CBDT Draft Rules on "range concept" and "multiple year data" - A boon or bane?

May 25,2015
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Rahul K Mitra (Partner, Tax & Transfer Pricing, KPMG India)

Nishant Saini (Partner, Transfer Pricing, KPMG India)

The Central Board of Direct Taxes (CBDT) has recently issued the much awaited draft rules for the use of multiple year dataand application of the concept of range,for the purposes of computing of arm's length price (ALP), post the announcement made by the Finance Minister, in the budget speech for 2014, for the introduction ofthe said concepts in the Indian transfer pricing regulations (TP), in place of single year data and arithmetic mean, which have been in vogue since the inception of the formal TP regulations in India; and have fuelled the majority of TP adjustments in India, particularly in the context of comparability analyses. The usage of single year data and arithmetic mean significantly deviated from the guidelines of the OECD; and also the best practices followed by large number of countries having TP regulations, falling under the brackets of both developed and developing economies.

The concept of range as introduced in the draft rules is proposed to be applicable only while determining ALP by application of Transactional Net Margin Method (TNMM), Cost Plus Method (CPM) and Resale Price Method (RPM). The CBDT proposes that a minimum of nine comparables would be required in the data set for application of the concept of range. The data points lying between the 40th and 60th percentile of the data set shall constitute the range. If the margin of the tested party falls outside the data range, TP adjustments shall be made with reference to the median of the range. However, in absence of the minimum of nine comparables, the concept of range would not apply; and resort would be had tothe existing provision of arithmetic mean, along with the benefit of the tolerance band of 3% (1% in the case of wholesale trading companies). Incidentally, the OECD and UN TP guidelines; and also tax authorities across the world, namely of both developing and developed countries, adopt the classical inter-quartile range, namely the range between the 25th and 75th percentiles; and the concept of range proposed by the CBDT, as above, is quite unique; and it is not sure as to whether implementing the same would absolve the objective of mitigating TP litigation, as we shall try and explain through empirical data, later on in this article.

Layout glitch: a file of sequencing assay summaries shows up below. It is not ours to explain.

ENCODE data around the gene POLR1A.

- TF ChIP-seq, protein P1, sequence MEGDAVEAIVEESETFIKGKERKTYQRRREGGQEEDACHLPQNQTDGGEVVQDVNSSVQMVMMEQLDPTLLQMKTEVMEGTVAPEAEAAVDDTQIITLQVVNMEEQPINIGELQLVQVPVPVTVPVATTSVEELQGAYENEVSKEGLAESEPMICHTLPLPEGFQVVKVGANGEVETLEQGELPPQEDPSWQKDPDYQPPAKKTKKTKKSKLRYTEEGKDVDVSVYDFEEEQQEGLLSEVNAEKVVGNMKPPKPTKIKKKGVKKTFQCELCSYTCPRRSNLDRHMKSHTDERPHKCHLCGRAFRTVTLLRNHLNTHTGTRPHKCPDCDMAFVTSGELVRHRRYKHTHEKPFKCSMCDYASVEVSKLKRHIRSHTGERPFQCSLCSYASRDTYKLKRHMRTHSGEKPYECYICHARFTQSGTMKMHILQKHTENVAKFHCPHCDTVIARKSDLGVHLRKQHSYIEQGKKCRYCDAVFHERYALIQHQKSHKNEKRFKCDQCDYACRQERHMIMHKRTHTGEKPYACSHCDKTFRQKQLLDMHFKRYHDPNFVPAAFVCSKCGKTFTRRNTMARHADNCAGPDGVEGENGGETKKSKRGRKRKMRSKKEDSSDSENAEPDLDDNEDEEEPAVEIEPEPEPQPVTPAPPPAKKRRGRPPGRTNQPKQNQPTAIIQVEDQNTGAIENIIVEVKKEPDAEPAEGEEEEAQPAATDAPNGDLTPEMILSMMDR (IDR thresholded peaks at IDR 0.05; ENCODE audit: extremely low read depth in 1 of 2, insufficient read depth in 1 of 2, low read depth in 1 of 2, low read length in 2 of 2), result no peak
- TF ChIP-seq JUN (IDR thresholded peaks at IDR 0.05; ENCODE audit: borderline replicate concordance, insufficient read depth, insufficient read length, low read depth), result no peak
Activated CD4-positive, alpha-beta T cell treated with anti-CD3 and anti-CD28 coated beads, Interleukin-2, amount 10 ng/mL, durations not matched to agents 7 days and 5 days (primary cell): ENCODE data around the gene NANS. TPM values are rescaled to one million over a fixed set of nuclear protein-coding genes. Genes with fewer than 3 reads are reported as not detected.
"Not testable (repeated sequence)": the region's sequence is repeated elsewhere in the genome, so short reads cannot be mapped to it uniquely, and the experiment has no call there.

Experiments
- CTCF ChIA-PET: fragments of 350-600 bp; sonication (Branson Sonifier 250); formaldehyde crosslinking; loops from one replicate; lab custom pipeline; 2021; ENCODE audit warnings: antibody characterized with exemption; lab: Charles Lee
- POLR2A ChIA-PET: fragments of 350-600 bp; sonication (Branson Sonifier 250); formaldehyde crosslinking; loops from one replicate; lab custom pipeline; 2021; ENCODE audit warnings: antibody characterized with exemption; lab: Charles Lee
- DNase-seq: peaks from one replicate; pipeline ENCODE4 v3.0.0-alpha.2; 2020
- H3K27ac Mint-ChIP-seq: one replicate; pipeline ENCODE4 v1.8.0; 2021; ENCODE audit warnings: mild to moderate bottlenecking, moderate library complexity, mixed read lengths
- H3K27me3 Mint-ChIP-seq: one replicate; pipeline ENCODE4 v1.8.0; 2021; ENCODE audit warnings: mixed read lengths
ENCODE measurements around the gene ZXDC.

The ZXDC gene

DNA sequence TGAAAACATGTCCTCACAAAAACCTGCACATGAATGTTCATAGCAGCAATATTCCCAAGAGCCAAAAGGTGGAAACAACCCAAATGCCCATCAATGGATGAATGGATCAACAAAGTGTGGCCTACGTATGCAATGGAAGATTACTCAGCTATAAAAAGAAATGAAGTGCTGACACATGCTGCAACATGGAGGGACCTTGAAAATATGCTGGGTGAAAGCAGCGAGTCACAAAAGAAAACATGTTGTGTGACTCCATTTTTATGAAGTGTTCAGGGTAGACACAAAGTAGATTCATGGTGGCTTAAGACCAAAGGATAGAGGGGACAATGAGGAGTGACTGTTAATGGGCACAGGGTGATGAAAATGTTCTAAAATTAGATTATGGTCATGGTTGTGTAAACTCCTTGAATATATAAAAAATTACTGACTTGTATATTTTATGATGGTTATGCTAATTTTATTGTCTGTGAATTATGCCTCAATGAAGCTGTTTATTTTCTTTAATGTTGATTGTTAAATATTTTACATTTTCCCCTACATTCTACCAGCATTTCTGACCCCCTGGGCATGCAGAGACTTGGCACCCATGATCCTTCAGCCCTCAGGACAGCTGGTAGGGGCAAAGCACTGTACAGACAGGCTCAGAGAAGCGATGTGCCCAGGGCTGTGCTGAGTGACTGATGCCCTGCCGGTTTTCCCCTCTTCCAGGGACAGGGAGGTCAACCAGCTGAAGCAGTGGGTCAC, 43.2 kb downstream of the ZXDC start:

For the use of multiple year data in determination of ALP, the rules provide for use of data for three years including the data for the current year in which the transaction was undertaken. However, use of data for two out of three years shall be permitted in cases where- (a) data for current year is not available in the public domain at the time of preparation of transfer pricing documentation; (b) any comparable company has commenced the operation only in the last two years; or (c) any comparable company fails to clear a quantitative filter in any one out of three years. However, if current year data is not available at the time of preparation of TP documentation, but becomes available during the TP audit, it can be used by both the taxpayers and Revenue Authorities.

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